Basil Pesto, originally from India, is best known as a culinary herb prominently featured in Italian cuisine and also plays a major role in the Northeast Asian cuisine of Taiwan and the Southeast Asian cuisines of Thailand, Vietnam, Cambodia and Laos. Depending on the species and cultivar, the leaves may taste somewhat like anise, with a strong, pungent, often sweet smell.
Choose a sunny site with well-drained soil, amend with well-rotted manure or compost.
Basil is commonly used fresh in cooked recipes. It is generally added at the last moment, as cooking quickly destroys the flavour. The fresh herb can be kept for a short time in plastic bags in the refrigerator, or for a longer period in the freezer, after being blanched quickly in boiling water. The dried herb also loses most of its flavour and what little flavour remains tastes very different, with a weak coumarin flavour, like hay. Basil is one of the main ingredients in pesto sauce, a green Italian oil-and-herb sauce, its other main ingredients are olive oil, garlic and pine nuts.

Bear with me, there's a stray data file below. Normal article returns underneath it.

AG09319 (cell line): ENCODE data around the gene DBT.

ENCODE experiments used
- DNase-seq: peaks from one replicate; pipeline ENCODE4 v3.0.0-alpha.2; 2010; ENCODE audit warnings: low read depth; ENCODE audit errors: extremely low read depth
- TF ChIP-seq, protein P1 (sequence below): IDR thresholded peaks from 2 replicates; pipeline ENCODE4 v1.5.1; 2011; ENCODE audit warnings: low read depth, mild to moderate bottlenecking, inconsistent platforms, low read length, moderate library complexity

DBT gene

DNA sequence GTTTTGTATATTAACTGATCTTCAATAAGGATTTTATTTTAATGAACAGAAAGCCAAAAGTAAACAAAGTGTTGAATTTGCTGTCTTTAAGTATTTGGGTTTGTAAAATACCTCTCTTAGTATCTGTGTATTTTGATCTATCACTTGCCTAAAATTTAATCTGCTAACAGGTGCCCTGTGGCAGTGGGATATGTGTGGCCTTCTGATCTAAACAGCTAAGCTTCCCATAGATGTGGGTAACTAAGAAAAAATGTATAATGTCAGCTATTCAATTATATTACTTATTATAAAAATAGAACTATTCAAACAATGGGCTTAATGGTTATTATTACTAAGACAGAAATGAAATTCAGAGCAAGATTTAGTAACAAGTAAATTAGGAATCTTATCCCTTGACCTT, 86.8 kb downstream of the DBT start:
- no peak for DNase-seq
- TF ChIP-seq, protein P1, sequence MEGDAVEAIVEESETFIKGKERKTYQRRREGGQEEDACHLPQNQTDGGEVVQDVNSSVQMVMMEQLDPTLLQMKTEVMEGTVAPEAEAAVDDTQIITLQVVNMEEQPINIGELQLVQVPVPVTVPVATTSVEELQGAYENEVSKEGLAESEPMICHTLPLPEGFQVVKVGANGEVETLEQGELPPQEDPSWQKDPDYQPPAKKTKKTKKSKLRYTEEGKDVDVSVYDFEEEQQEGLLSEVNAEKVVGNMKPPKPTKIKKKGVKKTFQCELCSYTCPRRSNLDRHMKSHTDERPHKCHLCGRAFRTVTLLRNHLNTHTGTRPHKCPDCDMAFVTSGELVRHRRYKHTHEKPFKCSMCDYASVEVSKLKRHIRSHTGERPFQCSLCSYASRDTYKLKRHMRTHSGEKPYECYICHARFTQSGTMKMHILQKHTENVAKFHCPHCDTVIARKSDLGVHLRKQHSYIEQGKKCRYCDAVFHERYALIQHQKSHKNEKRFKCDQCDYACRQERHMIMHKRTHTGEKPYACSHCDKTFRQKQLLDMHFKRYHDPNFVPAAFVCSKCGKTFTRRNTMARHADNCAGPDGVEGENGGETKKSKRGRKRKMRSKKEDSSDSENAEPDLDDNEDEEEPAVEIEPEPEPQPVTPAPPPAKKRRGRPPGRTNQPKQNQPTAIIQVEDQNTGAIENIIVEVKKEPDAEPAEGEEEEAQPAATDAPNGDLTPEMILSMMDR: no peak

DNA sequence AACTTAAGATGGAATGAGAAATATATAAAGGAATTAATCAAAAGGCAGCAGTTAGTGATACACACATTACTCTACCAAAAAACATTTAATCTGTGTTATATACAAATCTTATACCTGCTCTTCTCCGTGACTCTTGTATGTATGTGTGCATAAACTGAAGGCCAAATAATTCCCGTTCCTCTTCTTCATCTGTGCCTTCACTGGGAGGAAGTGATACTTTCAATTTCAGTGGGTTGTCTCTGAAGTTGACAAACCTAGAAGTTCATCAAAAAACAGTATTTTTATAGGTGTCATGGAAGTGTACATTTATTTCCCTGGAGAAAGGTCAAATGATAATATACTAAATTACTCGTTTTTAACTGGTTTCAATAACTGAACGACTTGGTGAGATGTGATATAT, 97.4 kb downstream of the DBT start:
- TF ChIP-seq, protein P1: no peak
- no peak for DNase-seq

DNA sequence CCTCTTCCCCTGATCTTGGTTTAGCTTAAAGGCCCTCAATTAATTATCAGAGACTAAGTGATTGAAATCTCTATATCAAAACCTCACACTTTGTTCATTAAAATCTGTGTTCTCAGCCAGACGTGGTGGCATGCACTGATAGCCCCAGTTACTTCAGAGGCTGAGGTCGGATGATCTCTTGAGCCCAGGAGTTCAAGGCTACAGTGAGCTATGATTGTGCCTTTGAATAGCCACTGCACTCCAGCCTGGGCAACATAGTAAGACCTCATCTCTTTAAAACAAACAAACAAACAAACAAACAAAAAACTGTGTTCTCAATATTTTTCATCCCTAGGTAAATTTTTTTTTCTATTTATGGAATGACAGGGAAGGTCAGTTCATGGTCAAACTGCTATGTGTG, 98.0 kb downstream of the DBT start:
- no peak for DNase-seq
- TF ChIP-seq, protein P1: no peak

|Harvest||Regularly, the more you harvest the more it will produce. If kept warm and harvested often you may even get 10 months worth of Basil leaves.|
|Position||Part to Full Sun|